Dr. Andrew Wakefield cares. After graciously replying that their database at Thoughtful House contains the very information I seek, he added that he would have their IT guy look into what percentage of their patients are members of families with more than one child with autism. This looks promising…I’ll keep you posted.
I was told by friends there are all kinds of genetic and behavioral research done on families with more than one child with autism. (Genetic studies have done bupkes for my family.) Google “multiplex autism in families”. This gave me pause. I didn’t know there’s a name for families like us.
We’re a Multiplex Autism family, like a movie theatre.
The Centers for Disease Control and Prevention do this kind of counting thing all day long. Coffee consumption levels in Atlanta have got to be high. The CDC should know what percentage of children with autism are in (multiplex!) autism families. I phoned and was connected to a real person who efficiently took down all my vital stats, asked when I needed the information, and responded that someone will contact me by email. Here’s what I got. Notice how I’m succinctly summed up as a Media-Inquiring Normal Blogger. Love the “Normal”. This is the CDC; pay attention, folks:
Subject: FW: MI-Normal-Blogger-Tracking families w/ 1+ autistic childre
Date: Fri, 6 Nov 2009 14:22:45 -0500
From: Amanda (CDC/CCHIS/NCHM)
To: Alison Davis
The CDC does not currently have any studies looking at families with more than one child with autism. However, this is definitely a subject of interest and I know quite a few papers have been published on this topic. You may want to do an online search to see if you can find further information.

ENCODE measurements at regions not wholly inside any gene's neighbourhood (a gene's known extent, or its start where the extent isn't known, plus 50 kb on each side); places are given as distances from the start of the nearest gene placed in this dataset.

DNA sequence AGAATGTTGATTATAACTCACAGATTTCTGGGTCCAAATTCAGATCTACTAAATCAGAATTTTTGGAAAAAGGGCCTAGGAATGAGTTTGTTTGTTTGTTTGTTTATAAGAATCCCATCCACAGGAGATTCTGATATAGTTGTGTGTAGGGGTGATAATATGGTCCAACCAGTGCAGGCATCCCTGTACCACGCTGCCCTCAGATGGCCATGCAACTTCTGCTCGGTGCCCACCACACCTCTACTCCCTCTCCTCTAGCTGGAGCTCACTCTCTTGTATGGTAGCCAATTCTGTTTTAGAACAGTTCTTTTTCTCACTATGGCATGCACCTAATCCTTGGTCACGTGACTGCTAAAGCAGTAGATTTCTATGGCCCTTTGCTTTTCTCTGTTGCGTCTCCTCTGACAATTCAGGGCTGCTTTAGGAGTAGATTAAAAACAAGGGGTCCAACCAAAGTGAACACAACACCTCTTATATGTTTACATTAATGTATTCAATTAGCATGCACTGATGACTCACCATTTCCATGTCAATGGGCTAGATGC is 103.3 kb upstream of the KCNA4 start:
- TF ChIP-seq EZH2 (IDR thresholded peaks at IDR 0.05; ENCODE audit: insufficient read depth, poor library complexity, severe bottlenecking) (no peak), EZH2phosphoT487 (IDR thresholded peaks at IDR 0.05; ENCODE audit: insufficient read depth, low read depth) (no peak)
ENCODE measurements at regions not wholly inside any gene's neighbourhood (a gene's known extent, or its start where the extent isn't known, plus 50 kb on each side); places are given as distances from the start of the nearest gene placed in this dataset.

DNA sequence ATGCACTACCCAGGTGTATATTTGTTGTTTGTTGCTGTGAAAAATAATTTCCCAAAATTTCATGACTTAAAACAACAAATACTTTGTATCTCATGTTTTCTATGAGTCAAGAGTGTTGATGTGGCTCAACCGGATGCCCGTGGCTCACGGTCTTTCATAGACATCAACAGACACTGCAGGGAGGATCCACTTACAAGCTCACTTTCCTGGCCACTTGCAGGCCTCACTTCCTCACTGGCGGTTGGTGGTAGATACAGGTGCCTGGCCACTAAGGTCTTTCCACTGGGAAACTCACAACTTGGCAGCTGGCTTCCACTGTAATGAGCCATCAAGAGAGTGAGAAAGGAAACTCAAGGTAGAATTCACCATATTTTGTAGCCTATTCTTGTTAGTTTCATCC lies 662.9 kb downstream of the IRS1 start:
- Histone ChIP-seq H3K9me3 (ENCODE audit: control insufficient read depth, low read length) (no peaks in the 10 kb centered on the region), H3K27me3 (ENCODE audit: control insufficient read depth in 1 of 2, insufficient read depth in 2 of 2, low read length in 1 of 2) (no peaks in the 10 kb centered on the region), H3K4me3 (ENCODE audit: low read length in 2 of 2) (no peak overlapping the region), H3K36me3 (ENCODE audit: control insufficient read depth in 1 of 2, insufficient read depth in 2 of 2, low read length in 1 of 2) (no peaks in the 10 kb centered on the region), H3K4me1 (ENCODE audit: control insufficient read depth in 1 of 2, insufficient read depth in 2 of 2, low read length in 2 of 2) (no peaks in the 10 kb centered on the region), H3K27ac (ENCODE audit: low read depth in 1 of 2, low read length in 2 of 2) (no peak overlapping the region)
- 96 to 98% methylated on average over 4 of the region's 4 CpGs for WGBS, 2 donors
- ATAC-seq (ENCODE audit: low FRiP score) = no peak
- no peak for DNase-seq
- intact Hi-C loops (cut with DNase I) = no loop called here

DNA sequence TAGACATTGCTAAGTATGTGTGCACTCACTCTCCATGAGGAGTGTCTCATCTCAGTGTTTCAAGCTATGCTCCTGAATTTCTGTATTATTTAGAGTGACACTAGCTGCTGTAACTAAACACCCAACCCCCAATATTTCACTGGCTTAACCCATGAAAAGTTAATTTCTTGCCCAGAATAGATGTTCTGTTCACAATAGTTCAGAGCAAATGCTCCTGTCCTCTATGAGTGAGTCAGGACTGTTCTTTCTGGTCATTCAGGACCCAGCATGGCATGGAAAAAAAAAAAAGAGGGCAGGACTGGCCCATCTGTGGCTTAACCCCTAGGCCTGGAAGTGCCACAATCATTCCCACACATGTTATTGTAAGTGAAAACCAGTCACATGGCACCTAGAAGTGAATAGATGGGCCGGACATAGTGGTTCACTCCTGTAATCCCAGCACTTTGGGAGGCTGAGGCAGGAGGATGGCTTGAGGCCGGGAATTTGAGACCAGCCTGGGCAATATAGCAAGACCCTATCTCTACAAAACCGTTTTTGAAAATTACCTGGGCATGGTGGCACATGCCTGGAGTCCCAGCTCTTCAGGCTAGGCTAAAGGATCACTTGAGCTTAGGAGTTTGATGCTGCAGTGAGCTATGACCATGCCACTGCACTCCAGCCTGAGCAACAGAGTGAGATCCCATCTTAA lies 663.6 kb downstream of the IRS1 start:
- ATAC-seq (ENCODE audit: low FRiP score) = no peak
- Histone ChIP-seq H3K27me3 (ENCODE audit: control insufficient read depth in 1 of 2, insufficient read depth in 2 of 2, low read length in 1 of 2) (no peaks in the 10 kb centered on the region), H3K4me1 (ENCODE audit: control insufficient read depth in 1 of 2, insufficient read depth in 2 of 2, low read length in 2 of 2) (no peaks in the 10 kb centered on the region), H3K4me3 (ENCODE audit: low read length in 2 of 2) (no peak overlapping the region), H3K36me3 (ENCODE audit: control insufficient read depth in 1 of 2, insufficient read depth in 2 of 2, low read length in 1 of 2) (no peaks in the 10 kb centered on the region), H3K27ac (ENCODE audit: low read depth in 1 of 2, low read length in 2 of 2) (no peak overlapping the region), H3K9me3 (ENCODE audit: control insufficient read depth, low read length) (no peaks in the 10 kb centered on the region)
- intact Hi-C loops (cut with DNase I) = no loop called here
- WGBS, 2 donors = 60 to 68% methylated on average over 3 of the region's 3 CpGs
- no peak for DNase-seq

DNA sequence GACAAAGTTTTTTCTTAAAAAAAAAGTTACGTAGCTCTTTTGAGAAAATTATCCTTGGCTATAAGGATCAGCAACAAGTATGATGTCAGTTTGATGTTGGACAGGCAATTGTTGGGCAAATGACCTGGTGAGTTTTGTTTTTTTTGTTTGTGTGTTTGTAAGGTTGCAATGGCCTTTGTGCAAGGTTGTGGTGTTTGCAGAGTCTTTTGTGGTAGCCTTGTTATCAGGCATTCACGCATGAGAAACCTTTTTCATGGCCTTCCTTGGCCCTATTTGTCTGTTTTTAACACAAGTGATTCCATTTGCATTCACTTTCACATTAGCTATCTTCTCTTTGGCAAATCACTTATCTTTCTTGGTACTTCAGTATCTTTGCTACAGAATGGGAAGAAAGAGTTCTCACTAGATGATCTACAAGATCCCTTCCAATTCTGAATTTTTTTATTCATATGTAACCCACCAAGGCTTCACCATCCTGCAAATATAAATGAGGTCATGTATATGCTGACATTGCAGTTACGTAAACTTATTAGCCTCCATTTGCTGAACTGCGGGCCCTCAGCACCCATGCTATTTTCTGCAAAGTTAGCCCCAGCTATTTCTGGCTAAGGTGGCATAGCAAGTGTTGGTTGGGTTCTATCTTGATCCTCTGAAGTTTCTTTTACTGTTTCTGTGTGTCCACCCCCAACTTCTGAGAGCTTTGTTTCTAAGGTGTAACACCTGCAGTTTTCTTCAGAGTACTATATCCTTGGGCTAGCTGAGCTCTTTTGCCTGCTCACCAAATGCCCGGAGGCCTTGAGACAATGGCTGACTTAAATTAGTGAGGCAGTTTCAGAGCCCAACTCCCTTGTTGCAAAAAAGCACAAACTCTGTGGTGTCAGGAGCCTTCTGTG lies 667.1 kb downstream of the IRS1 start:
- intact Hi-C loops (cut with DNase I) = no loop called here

I hope this helps!
Questions for CDC: Alison is working on a blog for the Autism Society of North Carolina and in her particular state, they are seeing an increase in families that have more than one autistic child. She would like to know if CDC tracks families that have more than on child with autism.
Information Provided by CDC:
View Inquiry Details
From: Alison Davis
Sent: Friday, November 06, 2009 2:41 PM
To: Amanda (CDC/CCHIS/NCHM)
Subject: RE: MI-Normal-Blogger-Tracking families w/ 1+ autistic childre
Thanks, Amanda, for your quick reply. I’m not looking for genetic studies at this time; I was just hoping for numbers.
RE: MI-Normal-Blogger-Tracking families w/ 1+ autistic childre
Sent: Fri 11/06/09 2:45 PM
I see, you want to know how many families have more than one child with autism? I don’t think I have ever seen that information or a study done particularly on that topic.
So there you have it. The freaky thing is, I know you families are out there because I know I’m here. If you have three or more children with autism, there’s a support group run by my friend Michele Iallonardi. Autismx3ormore@yahoogroups.com has almost 40 members across the country and Canada. As you can imagine, it’s not very active. Most parents of three or more children with autism are covered up. But if a member posts a call for ideas or help, we jump right in and hold you up. Count on it.